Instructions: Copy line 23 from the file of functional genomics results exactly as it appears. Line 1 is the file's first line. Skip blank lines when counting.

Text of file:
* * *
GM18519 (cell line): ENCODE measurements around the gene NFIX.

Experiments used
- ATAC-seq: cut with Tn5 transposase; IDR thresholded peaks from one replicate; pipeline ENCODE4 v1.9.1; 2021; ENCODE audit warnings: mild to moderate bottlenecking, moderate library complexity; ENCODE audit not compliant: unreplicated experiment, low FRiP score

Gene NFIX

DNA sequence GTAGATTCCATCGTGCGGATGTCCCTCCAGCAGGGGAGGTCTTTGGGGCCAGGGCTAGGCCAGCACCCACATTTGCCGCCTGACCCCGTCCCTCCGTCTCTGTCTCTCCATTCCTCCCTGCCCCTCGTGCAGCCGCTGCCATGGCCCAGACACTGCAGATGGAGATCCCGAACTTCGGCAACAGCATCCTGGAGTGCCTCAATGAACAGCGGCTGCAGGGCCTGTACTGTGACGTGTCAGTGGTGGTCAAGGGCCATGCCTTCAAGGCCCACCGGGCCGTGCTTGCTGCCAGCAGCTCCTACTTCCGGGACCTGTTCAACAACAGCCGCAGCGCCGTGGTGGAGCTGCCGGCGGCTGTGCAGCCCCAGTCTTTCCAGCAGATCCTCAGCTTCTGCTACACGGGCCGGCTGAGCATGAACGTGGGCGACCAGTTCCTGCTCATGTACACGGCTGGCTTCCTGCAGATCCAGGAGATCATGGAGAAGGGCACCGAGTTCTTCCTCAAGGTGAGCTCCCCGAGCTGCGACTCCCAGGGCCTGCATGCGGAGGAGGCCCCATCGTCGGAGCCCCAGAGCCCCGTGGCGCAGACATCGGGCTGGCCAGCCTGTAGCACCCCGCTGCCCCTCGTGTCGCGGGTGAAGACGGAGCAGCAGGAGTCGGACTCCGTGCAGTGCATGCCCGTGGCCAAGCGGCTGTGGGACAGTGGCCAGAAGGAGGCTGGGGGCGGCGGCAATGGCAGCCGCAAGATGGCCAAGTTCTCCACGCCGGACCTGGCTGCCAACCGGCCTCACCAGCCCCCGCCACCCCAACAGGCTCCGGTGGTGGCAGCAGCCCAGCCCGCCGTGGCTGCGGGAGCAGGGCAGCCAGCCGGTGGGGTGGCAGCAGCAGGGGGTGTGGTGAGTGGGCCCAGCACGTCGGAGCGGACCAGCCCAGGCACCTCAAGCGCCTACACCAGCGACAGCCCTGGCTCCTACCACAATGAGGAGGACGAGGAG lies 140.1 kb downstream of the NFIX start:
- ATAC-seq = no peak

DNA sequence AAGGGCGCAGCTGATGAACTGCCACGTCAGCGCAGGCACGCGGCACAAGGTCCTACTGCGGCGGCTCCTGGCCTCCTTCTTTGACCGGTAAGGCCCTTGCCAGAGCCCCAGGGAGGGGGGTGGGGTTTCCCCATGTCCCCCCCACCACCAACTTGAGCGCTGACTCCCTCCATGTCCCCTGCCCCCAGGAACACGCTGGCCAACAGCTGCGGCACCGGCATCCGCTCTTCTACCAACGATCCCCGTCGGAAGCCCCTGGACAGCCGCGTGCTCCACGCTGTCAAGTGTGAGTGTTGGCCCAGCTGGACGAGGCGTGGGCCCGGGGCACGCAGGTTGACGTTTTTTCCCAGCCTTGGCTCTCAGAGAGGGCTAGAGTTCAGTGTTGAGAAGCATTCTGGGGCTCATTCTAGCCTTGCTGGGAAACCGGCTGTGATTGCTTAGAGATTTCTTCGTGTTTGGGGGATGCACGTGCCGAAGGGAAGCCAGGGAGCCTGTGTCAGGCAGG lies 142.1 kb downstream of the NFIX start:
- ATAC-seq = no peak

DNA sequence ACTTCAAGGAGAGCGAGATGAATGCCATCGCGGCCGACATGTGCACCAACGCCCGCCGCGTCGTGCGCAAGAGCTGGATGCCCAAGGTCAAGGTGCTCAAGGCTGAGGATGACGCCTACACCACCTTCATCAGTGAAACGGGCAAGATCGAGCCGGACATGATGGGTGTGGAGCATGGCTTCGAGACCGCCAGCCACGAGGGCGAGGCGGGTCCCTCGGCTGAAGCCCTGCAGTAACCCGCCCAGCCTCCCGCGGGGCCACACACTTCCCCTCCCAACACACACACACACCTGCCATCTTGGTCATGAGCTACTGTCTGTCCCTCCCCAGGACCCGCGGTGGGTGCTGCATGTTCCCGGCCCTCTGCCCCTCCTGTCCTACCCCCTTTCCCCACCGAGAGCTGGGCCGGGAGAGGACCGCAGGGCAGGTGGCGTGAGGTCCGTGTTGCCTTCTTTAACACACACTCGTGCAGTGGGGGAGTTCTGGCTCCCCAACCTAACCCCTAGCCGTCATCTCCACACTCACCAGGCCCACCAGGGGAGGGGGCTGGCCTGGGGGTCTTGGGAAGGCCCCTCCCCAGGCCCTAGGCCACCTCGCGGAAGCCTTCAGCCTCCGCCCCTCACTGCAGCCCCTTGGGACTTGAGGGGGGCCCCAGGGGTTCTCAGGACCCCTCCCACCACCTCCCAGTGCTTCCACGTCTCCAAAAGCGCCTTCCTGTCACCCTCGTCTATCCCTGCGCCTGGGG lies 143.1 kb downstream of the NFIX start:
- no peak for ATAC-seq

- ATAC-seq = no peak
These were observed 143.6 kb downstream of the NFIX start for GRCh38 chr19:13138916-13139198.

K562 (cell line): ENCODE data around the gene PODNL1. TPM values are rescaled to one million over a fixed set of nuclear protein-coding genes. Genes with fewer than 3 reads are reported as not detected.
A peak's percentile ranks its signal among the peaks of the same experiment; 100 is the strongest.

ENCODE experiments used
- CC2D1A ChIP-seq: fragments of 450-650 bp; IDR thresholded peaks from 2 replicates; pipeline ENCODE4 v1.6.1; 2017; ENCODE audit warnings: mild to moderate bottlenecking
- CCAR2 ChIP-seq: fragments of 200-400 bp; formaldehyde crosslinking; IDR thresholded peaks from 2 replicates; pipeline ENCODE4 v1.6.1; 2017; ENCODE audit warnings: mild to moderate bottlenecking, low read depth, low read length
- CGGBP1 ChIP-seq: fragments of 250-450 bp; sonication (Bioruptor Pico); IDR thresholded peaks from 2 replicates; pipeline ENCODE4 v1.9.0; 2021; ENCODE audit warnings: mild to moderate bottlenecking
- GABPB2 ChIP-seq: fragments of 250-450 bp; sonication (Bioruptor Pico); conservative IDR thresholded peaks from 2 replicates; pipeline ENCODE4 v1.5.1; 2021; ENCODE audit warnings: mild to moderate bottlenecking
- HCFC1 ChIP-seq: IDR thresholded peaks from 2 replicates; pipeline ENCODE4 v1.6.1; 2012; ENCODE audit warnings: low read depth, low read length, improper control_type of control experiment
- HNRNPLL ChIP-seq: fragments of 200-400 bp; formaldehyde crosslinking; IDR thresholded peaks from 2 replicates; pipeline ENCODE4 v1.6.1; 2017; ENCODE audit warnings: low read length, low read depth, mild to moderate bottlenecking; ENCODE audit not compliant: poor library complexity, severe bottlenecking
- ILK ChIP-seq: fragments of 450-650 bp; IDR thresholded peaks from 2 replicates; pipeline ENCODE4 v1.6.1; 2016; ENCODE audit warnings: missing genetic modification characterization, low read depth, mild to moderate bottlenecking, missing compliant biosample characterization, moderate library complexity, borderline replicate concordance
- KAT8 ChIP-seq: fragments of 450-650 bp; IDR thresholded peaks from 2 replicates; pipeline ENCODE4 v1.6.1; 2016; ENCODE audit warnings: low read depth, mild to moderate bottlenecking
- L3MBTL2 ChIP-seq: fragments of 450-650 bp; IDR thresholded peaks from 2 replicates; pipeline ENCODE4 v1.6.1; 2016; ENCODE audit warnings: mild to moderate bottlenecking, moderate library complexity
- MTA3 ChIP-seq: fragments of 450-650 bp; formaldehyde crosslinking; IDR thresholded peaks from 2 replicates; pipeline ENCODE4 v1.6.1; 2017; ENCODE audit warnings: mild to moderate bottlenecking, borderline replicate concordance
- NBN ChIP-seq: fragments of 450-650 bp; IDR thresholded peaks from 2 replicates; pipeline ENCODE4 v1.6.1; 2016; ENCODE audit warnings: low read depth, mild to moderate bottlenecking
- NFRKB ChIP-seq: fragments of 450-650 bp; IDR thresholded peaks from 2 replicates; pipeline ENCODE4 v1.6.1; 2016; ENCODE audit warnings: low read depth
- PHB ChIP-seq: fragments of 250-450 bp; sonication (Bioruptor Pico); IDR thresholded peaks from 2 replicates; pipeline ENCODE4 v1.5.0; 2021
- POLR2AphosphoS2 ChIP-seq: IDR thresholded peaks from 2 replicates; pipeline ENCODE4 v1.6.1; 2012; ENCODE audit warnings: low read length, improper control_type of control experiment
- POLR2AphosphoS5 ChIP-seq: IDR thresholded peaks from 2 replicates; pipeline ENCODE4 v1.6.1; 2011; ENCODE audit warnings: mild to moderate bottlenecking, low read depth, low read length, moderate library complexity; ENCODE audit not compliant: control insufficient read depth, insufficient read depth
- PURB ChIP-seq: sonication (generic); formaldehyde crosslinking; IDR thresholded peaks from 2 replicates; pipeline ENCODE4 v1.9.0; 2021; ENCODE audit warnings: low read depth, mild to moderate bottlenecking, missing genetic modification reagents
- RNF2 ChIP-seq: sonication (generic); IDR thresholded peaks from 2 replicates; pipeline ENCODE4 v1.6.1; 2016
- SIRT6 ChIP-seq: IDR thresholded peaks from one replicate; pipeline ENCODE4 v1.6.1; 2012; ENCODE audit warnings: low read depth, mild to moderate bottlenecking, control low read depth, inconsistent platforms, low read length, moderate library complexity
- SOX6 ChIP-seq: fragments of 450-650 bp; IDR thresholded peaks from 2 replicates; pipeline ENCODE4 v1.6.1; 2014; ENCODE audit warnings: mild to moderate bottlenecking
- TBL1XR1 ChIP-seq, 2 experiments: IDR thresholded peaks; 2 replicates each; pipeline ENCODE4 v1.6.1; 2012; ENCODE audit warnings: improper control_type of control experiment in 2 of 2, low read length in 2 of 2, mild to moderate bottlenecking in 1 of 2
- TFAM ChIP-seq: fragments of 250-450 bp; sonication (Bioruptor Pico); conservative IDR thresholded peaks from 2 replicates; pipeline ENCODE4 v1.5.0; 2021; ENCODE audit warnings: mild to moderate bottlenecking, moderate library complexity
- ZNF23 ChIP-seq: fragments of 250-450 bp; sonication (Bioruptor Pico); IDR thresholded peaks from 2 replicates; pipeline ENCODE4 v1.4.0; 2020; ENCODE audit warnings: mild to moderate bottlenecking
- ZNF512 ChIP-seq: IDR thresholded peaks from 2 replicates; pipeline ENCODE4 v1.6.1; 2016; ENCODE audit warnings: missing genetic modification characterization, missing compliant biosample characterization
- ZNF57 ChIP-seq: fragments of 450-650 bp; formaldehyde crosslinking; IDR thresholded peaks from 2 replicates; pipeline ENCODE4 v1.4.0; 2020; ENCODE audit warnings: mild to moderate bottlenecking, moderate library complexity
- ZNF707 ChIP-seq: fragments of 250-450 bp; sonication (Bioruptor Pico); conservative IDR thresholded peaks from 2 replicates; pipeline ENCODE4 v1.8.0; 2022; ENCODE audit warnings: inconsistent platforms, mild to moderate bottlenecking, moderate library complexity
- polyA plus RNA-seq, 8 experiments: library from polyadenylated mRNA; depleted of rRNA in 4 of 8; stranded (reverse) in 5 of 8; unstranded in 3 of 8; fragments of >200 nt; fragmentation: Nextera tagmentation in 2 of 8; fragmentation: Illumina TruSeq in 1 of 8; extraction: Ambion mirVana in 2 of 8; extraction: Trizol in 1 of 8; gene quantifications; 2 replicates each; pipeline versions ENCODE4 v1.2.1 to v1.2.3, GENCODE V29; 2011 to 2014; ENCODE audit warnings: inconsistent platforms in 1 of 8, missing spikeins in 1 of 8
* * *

- KAT8 ChIP-seq: fragments of 450-650 bp; IDR thresholded peaks from 2 replicates; pipeline ENCODE4 v1.6.1; 2016; ENCODE audit warnings: low read depth, mild to moderate bottlenecking